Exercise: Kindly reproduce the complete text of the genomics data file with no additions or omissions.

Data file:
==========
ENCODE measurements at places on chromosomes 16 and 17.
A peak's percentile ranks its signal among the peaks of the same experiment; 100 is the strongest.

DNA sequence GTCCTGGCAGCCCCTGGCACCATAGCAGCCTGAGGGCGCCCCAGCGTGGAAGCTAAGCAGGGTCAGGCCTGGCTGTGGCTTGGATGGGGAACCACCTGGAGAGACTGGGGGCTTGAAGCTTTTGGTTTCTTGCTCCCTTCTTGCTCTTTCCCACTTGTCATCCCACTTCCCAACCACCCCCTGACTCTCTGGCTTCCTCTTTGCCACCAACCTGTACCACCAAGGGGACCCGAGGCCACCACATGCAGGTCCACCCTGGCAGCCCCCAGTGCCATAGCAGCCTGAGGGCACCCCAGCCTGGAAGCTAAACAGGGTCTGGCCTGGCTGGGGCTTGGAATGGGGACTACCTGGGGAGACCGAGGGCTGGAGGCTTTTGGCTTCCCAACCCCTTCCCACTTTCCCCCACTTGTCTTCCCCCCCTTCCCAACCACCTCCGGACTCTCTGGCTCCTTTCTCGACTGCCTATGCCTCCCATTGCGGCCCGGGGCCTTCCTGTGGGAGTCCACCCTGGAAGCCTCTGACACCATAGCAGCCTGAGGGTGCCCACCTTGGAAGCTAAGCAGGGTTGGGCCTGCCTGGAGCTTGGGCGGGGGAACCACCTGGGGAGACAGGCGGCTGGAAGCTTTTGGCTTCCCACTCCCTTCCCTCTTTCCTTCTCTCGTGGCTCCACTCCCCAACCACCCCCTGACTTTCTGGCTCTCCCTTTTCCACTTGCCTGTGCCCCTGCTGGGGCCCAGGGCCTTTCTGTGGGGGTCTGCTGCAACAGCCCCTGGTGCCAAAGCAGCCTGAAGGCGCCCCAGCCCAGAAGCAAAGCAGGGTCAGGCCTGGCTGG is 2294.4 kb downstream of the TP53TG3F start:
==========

ENCODE measurements at places on chromosomes 16 and 17.
A peak's percentile ranks its signal among the peaks of the same experiment; 100 is the strongest.

DNA sequence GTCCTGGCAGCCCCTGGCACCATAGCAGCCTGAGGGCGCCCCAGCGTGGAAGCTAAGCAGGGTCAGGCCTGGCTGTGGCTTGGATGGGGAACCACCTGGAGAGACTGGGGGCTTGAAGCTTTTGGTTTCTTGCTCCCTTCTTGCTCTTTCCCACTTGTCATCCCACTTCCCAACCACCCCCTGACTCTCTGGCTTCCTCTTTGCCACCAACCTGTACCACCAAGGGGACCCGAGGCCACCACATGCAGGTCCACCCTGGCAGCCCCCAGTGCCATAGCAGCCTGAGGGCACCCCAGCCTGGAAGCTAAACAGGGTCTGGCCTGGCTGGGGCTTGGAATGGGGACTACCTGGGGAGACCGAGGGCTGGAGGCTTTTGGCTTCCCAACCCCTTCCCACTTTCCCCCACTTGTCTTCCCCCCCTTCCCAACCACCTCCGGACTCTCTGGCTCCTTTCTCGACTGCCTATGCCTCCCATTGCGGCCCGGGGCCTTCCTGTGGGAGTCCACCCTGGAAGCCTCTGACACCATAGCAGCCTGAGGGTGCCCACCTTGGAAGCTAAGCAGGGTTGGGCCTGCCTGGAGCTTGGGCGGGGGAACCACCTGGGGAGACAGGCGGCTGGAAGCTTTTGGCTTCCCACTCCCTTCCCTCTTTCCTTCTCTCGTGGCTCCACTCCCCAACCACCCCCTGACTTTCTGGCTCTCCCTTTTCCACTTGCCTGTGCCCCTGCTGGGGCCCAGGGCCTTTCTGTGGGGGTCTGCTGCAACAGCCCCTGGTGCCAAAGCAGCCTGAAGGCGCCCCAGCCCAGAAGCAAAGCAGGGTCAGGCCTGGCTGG is 2294.4 kb downstream of the TP53TG3F start: